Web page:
Rallying those consumers who crave for healthy artisan products and are keen to participate in our conservation efforts, these attributes will allow us to price accordingly and get the attention of more skeptical producers. Having healthy and sustainable products reaching wider audiences, everyone will get their fare share according to how well they care for the people, the animals and the land. 

At the same time, we will be reaching out to farmers around the region to share our findings and invite them to be part of our open bioregional network, offering regular on-farm workshops, scientific lectures and a digital infrastructure to promote cooperation and free flow of information. Our inclusive design will make resources and opportunities available to all farm operations, no matter their size, with Ibicuy’s people at the center of our food system. A fairer treatment reflected in more participatory processes and shared ownership along with growing recognition for gaucho’s culture, will trigger a virtuous loop and reinforce their sense of identity and self worth.

To consolidate Ibicuy’s bioregional platform, growing demand for our products will be linked with sustainable producers through a strong alliance with local abattoirs, butchers and distributors. This will help strengthen the local dynamics and prevent economic value and integrity to be lost along the way. Centralized, large scale slaughterhouses are one of the main pain points in today’s animal-based food production systems, where care and respect for animals has been replaced with cruelty and disdain. Moreover, big abattoirs subdue small producers and twist regulations, putting the entire system at risk. Animal sacrifice is a common practice carried out by every human culture with animal-based diets. What got lost is the meaning behind the process. We plan to bring it back by disrupting current standards with more caring practices around on-farm, mobile and local slaughtering supported by rigorous health and safety protocols and procedures.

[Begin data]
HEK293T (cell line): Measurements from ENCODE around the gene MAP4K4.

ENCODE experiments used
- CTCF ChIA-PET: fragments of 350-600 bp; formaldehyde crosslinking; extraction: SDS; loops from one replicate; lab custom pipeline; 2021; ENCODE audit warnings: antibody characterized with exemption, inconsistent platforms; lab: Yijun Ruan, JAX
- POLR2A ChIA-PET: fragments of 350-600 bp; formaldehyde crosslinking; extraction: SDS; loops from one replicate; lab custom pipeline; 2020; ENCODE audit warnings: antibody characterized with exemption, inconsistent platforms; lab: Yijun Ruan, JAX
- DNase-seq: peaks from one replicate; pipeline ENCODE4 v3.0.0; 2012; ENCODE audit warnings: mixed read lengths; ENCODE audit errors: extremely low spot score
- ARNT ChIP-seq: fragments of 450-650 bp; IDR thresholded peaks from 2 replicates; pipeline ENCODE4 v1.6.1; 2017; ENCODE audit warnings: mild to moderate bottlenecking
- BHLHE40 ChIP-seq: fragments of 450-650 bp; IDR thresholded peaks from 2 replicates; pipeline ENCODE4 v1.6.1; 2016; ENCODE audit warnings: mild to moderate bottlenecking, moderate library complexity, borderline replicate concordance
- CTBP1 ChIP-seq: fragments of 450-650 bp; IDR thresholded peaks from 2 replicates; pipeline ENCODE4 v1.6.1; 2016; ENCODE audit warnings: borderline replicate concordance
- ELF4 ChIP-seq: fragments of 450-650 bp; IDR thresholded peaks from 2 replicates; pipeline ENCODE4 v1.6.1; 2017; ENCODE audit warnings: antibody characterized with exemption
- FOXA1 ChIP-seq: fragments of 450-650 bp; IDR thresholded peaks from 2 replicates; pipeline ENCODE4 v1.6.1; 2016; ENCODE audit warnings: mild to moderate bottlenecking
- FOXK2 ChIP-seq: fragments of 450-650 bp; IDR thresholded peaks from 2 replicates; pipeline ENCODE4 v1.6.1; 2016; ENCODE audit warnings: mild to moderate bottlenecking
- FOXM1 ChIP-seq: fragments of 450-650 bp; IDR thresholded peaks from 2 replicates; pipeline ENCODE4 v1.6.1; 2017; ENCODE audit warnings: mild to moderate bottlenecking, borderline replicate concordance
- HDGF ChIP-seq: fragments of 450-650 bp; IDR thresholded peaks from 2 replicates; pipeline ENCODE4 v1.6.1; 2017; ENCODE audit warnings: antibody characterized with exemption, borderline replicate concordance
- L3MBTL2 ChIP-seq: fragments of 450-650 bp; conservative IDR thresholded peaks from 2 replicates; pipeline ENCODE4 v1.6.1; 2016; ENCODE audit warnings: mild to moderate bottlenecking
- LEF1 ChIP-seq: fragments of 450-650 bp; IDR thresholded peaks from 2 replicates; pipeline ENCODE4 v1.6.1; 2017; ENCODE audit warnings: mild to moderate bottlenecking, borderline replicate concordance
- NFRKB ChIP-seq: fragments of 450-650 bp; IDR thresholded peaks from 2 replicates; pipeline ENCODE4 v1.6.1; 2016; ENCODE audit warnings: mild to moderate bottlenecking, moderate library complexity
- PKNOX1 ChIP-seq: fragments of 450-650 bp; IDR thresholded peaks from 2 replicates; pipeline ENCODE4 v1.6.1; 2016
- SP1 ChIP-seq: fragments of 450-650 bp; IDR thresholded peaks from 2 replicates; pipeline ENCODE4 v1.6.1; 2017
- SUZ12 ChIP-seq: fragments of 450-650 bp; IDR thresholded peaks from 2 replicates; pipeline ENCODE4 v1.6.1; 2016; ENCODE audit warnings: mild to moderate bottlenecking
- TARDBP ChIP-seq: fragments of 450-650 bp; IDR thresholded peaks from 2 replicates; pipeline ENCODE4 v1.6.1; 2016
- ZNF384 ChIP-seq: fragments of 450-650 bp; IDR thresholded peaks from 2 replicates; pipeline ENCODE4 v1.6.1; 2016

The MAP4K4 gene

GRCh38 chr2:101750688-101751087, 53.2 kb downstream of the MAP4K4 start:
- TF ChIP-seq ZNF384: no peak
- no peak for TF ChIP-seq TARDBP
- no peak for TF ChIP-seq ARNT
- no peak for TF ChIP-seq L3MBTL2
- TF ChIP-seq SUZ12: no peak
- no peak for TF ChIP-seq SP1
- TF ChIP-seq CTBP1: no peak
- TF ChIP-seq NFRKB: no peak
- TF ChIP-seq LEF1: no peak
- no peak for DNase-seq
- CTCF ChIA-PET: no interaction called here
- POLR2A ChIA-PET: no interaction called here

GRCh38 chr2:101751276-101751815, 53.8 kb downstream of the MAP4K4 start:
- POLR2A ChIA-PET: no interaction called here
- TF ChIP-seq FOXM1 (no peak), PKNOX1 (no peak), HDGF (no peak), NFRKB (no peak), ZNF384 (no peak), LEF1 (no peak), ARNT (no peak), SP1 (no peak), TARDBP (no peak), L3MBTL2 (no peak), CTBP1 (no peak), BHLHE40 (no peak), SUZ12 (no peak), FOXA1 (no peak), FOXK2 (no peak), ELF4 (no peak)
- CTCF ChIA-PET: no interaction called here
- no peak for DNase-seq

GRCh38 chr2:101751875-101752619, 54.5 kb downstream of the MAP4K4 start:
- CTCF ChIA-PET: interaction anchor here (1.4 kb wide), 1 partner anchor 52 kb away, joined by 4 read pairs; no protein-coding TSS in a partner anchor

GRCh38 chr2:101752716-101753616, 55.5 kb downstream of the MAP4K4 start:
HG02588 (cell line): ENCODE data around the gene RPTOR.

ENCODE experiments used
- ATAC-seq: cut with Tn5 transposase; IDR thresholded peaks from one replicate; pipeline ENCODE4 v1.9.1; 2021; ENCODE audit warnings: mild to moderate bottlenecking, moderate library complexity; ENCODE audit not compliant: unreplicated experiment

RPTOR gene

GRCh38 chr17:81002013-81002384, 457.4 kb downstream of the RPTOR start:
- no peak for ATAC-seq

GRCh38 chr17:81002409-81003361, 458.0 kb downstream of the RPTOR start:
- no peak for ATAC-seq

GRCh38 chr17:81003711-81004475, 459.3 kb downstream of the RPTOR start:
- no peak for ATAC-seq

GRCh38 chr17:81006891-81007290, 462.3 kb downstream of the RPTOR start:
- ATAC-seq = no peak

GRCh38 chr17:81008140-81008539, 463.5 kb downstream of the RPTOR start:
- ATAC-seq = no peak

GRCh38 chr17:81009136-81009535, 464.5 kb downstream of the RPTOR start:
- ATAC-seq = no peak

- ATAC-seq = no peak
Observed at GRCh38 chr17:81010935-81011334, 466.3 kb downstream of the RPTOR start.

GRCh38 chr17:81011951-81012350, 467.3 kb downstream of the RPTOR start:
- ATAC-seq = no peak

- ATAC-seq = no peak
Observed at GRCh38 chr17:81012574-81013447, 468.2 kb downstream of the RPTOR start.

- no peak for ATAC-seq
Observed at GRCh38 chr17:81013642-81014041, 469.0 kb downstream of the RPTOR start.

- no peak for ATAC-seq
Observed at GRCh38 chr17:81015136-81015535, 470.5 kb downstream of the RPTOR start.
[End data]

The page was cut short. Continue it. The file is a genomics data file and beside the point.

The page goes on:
Scaling up, we plan to launch Ibicuy’s Conservation Farming Fund, a public-private initiative to manage and pull together financial, human and land resources at a regional level to support the entire program. Together with local authorities we will turn the incentives’ schemes upside down. A new mindset based on value over volume-based economics will be forged. Taking good care of a world-class bioregional brand will bring all value chain actors closer, sharing prosperity and giving people reasons to stay, work and live in the area. 

All across our food system, we must stress the need for regulations that promote sustainable and fair practices in farming, industry and consumption. Governments must design policies that reward the implementation of these practices and catalyze the transition to circular value chains through tools such as subsidies, tax cuts, payments for ecosystem services and green credits.  

Moving forward, we hope our shared framework and our approach extend to other bioregions. By 2050, we envision a future where interdependence is the norm and where land everywhere is used and respected according to its means and possibilities, with humans contributing to life on Earth as a force for good. Life’s most innovative design is to create the conditions conducive to life. Let’s sync and be a part of it.

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Attachments (4)

Digital Herbal reference.pdf

We have created a Digital Herbal with near 300 species (around 250 grass species). It was based in a paper version done in 1999-2001 and different grass manuals of the region. This attachment is a reference of two species.